Great story in the Herald today about Consumer Confidence. Good news article...
Buyer's market boosts outlook
Consumer survey finds confidence in home-buying
Bargains galore on big-ticket items for the home, plus sweet deals on a house to put them in, appear to be tempting spend-shy Albertans as worries of potential job losses ease.
Consumer confidence in Alberta continued to rebound in March as shoppers sized up purchasing opportunities presented by a slowing economy, with the housing market viewed as the place for deals, says the latest confidence survey sponsored by PricewaterhouseCoopers LLC and conducted by Leger Marketing Inc.
Interior designer Alykhan Velji is one such consumer. The first-time homebuyer has just moved into a house he recently purchased with partner Jason Krell.
The pair left an 850-square-foot condo in Bridgeland for a more spacious, 2,000-sq.-ft. home in Chinook Park.
Originally listed beyond their price range at $699,000, the pair bought for $455,000--a steep discount Velji attributes to the stalled economy.
"There's no way we could have afforded anything like that, plus the owners had moved to Toronto and were pretty desperate to sell," he said.
Both Velji and Krell are self-employed, but had no problem securing financing from the bank, not to mention a great interest rate.
Their overall outlook is mirrored in the March consumer confidence survey, which indicated consumers expect household incomes will remain steady over the next year, and interest rates for borrowing to remain stable.
Ian Gunn, partner, and leader of the private company service practice of PwC's Calgary office, said the survey is an indicator the general population thinks it's a good time to buy. But it remains to be seen if they will, he said.
"The real measure for the economy is, then, do those people follow through and make those household purchases and make house purchases, which spurs on some of that part of the economy," Gunn said.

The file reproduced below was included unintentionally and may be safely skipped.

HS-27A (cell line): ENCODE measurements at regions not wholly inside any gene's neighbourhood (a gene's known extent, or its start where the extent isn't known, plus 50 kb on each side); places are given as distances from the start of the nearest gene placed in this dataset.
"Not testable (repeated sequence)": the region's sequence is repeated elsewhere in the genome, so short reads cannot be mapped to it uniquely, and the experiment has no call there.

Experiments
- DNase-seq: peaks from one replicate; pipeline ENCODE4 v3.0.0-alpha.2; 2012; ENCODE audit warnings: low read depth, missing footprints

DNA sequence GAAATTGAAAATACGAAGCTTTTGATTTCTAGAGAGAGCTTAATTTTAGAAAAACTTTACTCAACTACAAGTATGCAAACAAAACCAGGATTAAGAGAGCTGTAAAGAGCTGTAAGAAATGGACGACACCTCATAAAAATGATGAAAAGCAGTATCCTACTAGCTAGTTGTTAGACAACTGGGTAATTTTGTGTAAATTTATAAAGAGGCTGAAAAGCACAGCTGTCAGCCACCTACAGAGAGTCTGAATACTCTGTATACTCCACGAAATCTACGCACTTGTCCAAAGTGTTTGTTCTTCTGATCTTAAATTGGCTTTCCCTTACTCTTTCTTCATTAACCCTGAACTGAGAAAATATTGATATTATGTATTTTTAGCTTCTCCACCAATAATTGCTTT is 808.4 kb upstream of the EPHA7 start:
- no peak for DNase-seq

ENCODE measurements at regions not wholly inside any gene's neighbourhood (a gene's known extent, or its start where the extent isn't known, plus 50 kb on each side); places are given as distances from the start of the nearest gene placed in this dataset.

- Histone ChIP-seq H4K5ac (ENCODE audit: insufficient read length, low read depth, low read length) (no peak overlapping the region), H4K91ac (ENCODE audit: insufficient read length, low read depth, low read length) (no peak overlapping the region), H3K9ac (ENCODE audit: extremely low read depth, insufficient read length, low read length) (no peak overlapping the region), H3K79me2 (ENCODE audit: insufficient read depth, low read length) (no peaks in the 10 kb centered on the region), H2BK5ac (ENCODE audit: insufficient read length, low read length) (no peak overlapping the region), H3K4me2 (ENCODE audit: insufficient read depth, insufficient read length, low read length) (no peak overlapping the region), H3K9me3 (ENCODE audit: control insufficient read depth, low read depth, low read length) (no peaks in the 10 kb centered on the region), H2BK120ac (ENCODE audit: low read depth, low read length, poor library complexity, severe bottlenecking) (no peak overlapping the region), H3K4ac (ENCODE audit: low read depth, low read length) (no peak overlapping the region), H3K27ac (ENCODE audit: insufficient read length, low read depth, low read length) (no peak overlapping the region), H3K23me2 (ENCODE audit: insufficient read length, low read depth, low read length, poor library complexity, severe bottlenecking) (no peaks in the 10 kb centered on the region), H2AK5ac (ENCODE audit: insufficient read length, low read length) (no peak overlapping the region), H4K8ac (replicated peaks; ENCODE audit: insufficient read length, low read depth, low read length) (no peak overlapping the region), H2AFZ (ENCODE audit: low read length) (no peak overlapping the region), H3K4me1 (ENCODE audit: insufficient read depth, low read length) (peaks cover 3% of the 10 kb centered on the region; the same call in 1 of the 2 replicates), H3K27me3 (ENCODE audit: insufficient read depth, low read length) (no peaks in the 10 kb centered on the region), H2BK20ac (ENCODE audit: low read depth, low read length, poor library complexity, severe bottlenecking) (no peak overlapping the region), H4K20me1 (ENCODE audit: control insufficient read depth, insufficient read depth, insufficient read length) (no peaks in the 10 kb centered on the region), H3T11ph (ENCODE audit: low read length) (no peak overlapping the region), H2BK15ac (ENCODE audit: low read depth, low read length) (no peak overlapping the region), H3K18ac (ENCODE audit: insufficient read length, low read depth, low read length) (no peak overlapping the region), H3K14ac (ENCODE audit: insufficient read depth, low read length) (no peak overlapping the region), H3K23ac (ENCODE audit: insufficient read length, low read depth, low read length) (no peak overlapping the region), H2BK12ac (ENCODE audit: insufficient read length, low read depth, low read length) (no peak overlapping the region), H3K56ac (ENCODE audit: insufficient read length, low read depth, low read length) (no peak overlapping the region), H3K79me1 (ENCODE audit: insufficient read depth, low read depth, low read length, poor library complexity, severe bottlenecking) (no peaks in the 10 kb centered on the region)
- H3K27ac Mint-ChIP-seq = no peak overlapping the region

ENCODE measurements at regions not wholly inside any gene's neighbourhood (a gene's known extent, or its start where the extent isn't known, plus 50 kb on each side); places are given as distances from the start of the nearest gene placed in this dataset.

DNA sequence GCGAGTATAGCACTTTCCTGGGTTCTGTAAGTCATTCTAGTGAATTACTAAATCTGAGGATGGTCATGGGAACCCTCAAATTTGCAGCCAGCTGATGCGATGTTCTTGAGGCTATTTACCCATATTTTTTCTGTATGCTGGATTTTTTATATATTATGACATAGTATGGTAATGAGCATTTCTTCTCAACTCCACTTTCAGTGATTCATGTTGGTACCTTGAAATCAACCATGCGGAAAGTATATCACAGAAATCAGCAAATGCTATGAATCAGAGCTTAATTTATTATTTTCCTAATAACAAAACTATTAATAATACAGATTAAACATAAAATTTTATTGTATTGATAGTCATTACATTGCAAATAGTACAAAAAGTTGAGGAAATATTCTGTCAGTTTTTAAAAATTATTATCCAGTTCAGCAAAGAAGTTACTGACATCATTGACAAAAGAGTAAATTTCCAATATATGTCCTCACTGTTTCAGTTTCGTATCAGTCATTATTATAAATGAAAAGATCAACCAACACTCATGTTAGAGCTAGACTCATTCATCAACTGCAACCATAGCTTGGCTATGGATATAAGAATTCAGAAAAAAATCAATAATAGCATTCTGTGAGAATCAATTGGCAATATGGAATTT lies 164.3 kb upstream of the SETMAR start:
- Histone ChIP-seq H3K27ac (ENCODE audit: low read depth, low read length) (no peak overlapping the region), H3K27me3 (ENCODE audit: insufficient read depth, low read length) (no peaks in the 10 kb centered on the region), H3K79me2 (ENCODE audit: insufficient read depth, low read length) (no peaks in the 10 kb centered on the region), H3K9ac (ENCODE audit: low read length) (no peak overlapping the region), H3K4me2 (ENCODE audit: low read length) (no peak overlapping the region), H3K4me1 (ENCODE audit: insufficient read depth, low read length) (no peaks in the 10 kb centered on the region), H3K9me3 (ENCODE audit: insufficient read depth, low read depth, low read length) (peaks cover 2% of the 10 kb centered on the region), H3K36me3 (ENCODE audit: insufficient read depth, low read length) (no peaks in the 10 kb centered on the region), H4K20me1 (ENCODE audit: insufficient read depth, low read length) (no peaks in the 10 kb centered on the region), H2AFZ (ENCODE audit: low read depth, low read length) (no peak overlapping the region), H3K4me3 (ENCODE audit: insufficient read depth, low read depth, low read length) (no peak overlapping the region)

The confidence survey produces index levels of sentiment, where index levels above 100 represent optimism and those below 100 denote pessimism.
The consumer confidence index rose to 110 in March from 103 in January, indicating consumers continue to believe the housing and retail markets are favourable.
This comes as the buying a house index surged 18 points from January to reach 146 in March, while buying major household items jumped 11 points to 124.
Consumers are also starting to regain some amount of optimism in the future unemployment rate, with the index rising 23 points in March 2009 to 57, the survey said.
But they're still wary, with 59 per cent of respondents saying they thought the unemployment rate was set to rise over the coming 12 months.
The response to this same question on the business confidence index survey was far more pessimistic.
A full 67 per cent of business leaders said they expected an increase in the unemployment rate in the next year. This index scored 52 in March, though up more than double that of January.
Gunn explained the discrepancy by saying that even if there's layoffs in the wind, employees generally don't know when they are going to be laid off until the day they are told.
"Companies, they're the ones that make the decisions, and they are in the position to make the call," he said.
Pessimism was deepest when business leaders were asked about the state of present business conditions.
A whopping 85 per cent said at present, business conditions were worse than one year ago.
In index terms, it barely registered at 22 points.
"I almost view that as being off the charts," Gunn said.
University of Calgary economist Frank Atkins said consumer confidence is still down, but agreed it's showing signs of turning around from the depths of doom and gloom seen last fall.
"If you can sustain this sort of 'rays of hope' of confidence, then this thing will turn around," he said.
Business leaders were surveyed via an online questionnaire between March 26 and April 6. In Alberta, 193 business leaders responded to the questionnaire.
On the consumer side, 900 Albertans were inter-viewed between March 17 and March 30.
The margin of error is plus or minus 3.3 per cent, 19 times out of 20.